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‘Korczak’ (NR)

By Rita Kempley
Washington Post Staff Writer
August 16, 1991

"He who says that he sacrifices himself for somebody else is a liar. This man likes to play cards, that man likes women, another never misses a horse race. I like children," confides Janusz Korczak, the Polish pediatrician whose selflessness nevertheless defines the earnest biography by director Andrzej Wajda.

Set in Warsaw between 1936 and 1942, "Korczak" is an eloquent account of the Jewish doctor, educator and writer's losing battle to save 200 orphans from the gas chambers at Treblinka. A man of enormous courage and conscience, Korczak perished with his charges though he had been repeatedly urged to escape.

Wojtek Pszoniak brings a zealot's unflagging dedication to the role of Korczak, a multifaceted individual who is as impatient with wrong-thinking adults as he is tolerant of errant children. As Pszoniak so deftly portrays him, Korczak was a saint, but not one to don a halo willingly. An honorable but realistic man, he would stoop to almost anything to acquire another bag of potatoes for his orphanage.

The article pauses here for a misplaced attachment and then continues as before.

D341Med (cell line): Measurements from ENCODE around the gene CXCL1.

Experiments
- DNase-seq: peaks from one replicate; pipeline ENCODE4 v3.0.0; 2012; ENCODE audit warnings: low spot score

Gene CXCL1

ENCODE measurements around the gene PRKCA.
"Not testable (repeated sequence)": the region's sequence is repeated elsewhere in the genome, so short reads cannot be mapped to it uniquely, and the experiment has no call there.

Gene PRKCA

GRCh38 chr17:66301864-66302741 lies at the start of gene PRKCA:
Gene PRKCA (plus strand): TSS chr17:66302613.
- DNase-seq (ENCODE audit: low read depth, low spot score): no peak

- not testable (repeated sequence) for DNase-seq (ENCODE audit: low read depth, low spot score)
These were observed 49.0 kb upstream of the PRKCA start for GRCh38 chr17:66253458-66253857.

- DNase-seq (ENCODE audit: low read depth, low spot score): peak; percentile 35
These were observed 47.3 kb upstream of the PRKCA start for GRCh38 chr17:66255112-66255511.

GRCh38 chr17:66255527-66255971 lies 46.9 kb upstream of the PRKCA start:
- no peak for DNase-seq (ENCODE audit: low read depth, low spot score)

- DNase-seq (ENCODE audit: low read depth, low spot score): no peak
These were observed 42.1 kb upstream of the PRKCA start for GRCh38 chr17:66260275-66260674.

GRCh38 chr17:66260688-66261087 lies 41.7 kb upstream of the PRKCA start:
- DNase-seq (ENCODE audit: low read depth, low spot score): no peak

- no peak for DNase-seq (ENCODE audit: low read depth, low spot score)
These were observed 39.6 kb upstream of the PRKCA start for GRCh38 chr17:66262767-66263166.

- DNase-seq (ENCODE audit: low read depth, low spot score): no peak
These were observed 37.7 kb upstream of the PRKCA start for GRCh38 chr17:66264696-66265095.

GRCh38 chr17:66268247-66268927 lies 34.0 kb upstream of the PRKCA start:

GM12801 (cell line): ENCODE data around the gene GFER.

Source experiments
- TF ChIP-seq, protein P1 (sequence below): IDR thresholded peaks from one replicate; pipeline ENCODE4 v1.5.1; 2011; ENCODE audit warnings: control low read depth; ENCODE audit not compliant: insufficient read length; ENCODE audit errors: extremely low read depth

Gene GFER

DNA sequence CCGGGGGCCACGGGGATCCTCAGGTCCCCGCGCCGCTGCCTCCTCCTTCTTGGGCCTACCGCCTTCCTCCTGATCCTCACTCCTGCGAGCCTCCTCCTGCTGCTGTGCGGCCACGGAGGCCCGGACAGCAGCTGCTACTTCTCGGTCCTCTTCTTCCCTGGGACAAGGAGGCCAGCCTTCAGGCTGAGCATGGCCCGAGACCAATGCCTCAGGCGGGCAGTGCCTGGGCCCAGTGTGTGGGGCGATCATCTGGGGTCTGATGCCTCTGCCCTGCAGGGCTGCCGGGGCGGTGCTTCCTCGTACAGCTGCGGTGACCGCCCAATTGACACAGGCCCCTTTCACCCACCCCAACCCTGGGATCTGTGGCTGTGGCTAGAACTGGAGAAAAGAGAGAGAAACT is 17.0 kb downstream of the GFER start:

Korczak is a scholar and humanist whose children's rights movement is derailed by the Nazi invasion of Poland. When he is forced to move his children into the ghetto with Warsaw's other Jews, Korczak shields them as best he can from the cruel realities of their confinement. Obsessed with caring for his children -- even to emptying their slop jars -- he at first denies the hopelessness of the situation. "The Nazis are ruthless, but surely they will spare the children," he figures.

Gentile friends and admirers try to persuade Korczak to flee to safety, but he refuses to leave his young charges. When the Nazis' intentions become clear, Korczak -- perhaps wrongheadedly -- ignores his staff's recommendation that they try to save some of the children. Instead he decides to keep the family together so none will die alone.

Stunningly photographed in black-and-white by Robby Muller and deftly scripted by Agnieszka Holland, "Korczak" also serves as a richly detailed, hugely tragic document of Warsaw ghetto life. And like so many Holocaust films, it portrays the ultimate triumph of human dignity over incomprehensible barbarity.

"Korczak" is in Polish with English subtitles and is unrated.

Copyright The Washington Post

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